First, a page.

The cream in whipped cream is what gives it that expandable, fluffy, thick quality we all know and love. This is thanks to the high fat content of cream--sinful yet delicious. Physically churning the cream creates air bubbles that fat molecules cling to, allowing it to maintain its fluffy state. The proteins and lactose combine and collect inside the air and fat molecules, making the cream stiffen. After some time, the air bubbles start to burst and the whipped cream breaks down, returning the cream to its original runny consistency. If this happens, all it takes it a quick fix to re-thicken the cream.

Pour the cream into a chilled mixing bowl. It’s important you keep the cream as cool as possible.

Gently stir the cream using a cold spoon. This will combine the elements of the cream, as some separation may have occurred since you last whipped it.

Add a couple of tablespoons of fresh cream to the bowl and stir gently. Although this is not essential, it does help in the process.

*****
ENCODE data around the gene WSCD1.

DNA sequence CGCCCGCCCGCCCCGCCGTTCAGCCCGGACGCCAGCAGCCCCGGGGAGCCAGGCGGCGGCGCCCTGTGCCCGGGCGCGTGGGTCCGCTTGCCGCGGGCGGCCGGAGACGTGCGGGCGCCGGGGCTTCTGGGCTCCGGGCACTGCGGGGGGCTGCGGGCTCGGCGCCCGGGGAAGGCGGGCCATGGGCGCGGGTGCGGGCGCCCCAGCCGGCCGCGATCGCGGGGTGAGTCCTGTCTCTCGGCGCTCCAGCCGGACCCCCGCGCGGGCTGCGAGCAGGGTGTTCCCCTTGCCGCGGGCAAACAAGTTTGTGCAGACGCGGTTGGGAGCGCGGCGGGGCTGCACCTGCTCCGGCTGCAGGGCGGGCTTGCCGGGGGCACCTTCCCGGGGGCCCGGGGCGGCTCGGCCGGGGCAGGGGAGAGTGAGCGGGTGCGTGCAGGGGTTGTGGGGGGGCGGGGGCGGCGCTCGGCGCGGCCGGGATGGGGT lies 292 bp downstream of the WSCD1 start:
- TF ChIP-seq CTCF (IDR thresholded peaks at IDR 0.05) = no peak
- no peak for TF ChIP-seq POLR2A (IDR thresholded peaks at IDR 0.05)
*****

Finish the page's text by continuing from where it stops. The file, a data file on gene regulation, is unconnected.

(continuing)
Set the electric whisk to a slow speed. Turn it on and start to whisk the cream. Initially it will be runny. Increase the speed to medium and whisk until you see the cream starting to thicken. Gradually pour in 2 tbsp. of caster sugar while continuing to mix. You can use regular granulated sugar if you don’t have caster sugar.

Turn the whisk to high and let it churn the cream until it completely re-thickens. It will form small but firm peaks when it’s done. Turn off the whisk and return the re-whipped cream to the fridge until ready for use.


Don’t over-whisk, as the cream can get grainy and in some instances may start to separate.

About the Author

James Stevens

James Stevens has been writing articles for market research companies in the U.K. since 1990. He has written various country profiles for inclusion in comprehensive market reports including Vision One Research and Investzoom Market Research. Stevens holds a General Certificate of Education from Chelmsford College of Further Education.